The two governments have not met since they split 65 years ago, following a brutal civil war that left millions dead.
Hundreds of protesters opposed to a far-reaching trade pact with China invaded Taiwan’s cabinet offices, marking a sharp escalation in a student-led movement against the island’s rapidly developing ties with the communist mainland.
An Associated Press photographer outside the offices estimated the crowd on Sunday to number about 800.
Taiwanese television stations showed scenes of protesters pushing and shoving police in the area.
Sunday’s action came five days after protesters, the majority of whom were students, occupied parliament after a ruling party politician reneged on a promise to submit the pact for detailed legislative review.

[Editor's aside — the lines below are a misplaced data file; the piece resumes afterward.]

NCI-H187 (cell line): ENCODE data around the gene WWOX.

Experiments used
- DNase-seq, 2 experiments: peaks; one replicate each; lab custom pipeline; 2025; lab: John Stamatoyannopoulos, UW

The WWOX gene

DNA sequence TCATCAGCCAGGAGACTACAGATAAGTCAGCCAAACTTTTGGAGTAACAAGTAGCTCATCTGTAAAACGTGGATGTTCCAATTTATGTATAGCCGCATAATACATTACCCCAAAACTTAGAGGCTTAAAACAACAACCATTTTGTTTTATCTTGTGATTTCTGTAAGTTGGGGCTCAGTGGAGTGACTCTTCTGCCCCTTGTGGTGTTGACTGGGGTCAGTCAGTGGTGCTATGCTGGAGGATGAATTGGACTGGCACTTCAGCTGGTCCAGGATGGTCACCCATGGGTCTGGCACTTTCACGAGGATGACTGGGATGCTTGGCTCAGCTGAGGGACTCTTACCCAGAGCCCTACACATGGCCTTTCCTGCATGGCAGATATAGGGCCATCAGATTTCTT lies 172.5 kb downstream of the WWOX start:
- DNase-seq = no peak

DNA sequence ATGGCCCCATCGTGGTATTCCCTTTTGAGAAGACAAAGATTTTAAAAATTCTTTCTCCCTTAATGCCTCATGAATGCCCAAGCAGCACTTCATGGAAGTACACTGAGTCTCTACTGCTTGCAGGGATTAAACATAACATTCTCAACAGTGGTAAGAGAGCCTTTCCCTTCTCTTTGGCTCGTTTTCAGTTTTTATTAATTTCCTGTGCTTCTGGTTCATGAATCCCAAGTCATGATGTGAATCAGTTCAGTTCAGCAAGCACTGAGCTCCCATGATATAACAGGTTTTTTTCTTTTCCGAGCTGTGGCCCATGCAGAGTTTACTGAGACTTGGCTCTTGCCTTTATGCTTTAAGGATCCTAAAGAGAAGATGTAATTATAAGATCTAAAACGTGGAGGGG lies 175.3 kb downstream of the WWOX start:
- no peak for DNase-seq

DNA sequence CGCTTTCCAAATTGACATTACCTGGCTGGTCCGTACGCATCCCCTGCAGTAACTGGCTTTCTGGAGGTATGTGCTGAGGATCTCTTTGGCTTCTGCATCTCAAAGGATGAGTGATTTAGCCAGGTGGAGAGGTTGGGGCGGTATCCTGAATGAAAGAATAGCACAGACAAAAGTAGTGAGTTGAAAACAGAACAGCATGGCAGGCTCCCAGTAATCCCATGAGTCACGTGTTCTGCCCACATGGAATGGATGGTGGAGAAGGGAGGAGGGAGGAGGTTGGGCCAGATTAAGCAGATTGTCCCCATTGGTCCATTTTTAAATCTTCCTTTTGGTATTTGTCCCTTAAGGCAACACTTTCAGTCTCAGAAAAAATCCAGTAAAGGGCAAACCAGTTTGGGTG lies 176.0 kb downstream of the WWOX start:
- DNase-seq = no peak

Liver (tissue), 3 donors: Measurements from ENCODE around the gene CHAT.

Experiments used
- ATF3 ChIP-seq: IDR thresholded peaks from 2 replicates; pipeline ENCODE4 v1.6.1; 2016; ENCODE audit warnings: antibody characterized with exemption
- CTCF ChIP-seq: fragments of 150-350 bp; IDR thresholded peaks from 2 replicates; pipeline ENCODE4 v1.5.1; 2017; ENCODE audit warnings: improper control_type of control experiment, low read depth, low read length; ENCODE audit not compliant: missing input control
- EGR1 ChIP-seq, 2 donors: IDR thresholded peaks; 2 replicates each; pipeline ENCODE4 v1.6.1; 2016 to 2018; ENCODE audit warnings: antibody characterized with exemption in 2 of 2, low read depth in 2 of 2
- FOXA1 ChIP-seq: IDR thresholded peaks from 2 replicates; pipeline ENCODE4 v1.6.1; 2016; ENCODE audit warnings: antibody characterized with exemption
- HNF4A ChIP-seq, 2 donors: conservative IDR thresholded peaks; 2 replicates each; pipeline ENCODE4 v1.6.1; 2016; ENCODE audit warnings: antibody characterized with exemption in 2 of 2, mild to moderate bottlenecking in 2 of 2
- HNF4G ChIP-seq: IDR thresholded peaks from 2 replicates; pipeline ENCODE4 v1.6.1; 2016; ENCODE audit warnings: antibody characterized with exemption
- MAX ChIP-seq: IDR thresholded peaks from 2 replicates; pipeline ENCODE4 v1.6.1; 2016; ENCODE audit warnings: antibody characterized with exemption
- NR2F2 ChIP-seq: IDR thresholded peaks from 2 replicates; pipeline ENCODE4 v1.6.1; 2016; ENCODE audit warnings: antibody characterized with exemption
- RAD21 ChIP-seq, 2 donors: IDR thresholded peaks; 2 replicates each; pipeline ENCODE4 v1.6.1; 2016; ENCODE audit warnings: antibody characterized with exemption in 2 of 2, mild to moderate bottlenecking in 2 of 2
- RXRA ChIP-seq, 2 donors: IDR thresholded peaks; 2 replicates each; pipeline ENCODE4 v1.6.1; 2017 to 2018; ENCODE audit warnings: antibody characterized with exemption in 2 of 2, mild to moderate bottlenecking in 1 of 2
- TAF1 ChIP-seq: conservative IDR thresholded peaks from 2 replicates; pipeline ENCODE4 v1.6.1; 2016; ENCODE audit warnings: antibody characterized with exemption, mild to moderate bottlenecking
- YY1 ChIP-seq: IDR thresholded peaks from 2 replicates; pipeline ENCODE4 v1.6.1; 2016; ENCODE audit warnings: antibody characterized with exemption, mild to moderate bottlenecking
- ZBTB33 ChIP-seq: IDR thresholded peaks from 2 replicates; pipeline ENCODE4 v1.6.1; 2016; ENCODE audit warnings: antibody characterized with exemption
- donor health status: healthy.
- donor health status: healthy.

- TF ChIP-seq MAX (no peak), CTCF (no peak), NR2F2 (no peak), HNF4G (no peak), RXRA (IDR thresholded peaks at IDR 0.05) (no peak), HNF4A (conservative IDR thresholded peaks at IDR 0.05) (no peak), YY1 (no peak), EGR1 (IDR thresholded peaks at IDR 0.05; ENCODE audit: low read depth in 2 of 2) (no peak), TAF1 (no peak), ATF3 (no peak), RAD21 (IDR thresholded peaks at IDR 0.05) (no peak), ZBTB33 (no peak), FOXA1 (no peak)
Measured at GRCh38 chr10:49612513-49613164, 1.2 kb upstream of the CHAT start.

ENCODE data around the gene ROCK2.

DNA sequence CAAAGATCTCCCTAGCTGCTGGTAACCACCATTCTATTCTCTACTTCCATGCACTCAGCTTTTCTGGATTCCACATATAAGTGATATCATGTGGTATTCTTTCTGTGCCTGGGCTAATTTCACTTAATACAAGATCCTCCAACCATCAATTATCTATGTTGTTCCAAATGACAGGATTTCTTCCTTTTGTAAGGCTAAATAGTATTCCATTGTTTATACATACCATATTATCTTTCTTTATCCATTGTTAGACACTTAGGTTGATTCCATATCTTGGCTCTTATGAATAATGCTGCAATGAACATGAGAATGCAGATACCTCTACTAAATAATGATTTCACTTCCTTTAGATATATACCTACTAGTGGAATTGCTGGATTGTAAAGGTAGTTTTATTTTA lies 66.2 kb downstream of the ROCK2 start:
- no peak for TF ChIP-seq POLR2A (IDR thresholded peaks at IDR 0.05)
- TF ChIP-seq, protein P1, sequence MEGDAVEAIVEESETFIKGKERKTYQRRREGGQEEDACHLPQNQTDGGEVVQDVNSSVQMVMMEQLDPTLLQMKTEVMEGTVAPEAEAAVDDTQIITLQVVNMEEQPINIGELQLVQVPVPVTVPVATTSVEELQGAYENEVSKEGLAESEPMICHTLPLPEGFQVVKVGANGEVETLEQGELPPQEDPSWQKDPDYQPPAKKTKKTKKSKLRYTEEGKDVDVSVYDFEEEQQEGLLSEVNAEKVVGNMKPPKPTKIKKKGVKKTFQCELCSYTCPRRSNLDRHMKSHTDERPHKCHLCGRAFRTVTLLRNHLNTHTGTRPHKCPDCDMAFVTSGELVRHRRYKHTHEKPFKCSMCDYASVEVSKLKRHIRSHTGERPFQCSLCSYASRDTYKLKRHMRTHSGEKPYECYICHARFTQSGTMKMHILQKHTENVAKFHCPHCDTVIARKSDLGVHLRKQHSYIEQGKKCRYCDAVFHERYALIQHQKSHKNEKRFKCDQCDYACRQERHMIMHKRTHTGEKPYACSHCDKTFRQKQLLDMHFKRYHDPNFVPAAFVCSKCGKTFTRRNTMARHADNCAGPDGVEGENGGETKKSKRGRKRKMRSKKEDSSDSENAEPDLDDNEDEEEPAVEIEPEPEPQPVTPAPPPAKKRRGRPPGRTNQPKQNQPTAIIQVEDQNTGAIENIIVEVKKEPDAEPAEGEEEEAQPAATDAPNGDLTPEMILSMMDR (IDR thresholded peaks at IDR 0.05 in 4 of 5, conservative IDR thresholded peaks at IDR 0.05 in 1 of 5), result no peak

Signed in June by representatives from Taipei and Beijing, the pact is still awaiting ratification by Taiwan’s parliament. It would open dozens of service sector industries in each side’s territory to companies from the other.
Since the protests began, they have attracted tens of thousands of supporters to the area around parliament, in the sternest test so far for President Ma Ying-jeou’s six-year effort to bring Taiwan’s economy closer to China’s.
Earlier on Sunday, Ma said that going back on the pact would undermine Taiwan’s economy and damage its international credibility.
Student leaders rejected Ma’s claims, insisting that tying Taiwan too close to China would harm Taiwan’s hard-won democratic freedoms and pave the way for China’s eventual takeover of the island.
That has been the central goal of Beijing’s Taiwan policy since the two sides split amid a civil war in 1949.